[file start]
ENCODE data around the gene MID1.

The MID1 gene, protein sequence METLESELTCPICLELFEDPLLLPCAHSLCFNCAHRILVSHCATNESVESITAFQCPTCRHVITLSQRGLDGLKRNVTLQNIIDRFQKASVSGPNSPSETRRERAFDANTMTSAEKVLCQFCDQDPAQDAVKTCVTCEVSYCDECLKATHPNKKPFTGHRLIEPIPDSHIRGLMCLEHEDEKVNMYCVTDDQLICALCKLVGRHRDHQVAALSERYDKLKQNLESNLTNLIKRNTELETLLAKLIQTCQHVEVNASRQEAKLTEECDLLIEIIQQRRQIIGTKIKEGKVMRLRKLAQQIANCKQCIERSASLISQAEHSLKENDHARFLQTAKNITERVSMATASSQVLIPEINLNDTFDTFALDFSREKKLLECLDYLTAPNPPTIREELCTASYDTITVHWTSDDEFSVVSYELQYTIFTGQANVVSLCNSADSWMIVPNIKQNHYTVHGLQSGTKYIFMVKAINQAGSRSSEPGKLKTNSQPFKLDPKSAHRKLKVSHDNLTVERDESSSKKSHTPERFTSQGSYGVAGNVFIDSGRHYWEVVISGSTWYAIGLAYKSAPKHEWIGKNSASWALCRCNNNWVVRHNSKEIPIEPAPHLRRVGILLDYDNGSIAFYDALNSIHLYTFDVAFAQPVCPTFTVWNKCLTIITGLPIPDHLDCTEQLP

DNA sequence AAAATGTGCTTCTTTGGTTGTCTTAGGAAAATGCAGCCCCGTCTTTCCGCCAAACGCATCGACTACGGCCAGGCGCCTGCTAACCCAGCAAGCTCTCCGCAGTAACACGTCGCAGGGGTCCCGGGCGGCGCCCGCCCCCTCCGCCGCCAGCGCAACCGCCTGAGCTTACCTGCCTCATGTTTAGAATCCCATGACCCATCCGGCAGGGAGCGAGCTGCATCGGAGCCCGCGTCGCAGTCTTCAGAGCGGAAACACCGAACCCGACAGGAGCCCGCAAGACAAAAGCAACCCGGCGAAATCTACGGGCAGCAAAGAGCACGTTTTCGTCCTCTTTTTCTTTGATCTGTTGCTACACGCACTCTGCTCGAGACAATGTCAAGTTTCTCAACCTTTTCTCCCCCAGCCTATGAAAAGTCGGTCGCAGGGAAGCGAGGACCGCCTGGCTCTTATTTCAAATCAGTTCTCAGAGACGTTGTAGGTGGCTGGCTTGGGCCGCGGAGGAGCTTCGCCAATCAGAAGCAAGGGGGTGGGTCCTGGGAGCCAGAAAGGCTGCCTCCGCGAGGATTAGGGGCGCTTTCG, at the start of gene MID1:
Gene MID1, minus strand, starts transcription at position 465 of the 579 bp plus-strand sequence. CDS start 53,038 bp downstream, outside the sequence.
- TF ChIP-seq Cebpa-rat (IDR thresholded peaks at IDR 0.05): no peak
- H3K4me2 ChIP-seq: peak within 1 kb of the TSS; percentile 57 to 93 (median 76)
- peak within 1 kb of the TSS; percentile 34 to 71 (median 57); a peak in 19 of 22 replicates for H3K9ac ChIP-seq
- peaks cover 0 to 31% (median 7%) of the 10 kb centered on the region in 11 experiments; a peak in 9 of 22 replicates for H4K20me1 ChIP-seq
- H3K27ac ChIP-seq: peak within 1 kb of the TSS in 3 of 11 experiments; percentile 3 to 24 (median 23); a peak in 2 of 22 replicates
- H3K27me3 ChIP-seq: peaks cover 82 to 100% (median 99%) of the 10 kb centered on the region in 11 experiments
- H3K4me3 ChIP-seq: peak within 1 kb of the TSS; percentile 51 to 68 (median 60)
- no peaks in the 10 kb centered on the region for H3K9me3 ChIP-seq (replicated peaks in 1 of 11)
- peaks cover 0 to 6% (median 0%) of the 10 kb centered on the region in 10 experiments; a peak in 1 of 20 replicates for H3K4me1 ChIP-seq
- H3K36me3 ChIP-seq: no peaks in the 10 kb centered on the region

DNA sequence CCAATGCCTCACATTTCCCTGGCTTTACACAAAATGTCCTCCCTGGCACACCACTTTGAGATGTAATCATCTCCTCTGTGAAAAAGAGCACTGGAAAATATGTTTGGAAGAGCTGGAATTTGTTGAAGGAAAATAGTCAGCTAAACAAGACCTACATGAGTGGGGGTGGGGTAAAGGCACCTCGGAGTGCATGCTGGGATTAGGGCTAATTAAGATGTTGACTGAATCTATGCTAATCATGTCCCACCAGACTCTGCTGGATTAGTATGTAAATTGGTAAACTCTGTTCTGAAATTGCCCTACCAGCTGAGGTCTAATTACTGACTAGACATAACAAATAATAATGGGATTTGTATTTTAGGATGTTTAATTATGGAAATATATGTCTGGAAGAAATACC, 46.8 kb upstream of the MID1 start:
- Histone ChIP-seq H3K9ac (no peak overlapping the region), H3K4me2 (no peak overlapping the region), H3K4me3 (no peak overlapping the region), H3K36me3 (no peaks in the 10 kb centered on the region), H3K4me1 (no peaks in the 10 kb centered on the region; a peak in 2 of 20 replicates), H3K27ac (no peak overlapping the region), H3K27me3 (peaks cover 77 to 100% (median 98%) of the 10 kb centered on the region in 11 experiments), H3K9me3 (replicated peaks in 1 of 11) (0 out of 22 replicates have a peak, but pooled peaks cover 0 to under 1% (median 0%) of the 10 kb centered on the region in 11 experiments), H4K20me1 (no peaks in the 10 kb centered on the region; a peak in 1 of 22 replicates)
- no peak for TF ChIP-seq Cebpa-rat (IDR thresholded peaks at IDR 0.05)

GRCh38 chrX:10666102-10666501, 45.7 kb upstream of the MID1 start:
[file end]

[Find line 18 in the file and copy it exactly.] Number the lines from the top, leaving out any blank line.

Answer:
GRCh38 chrX:10666102-10666501, 45.7 kb upstream of the MID1 start: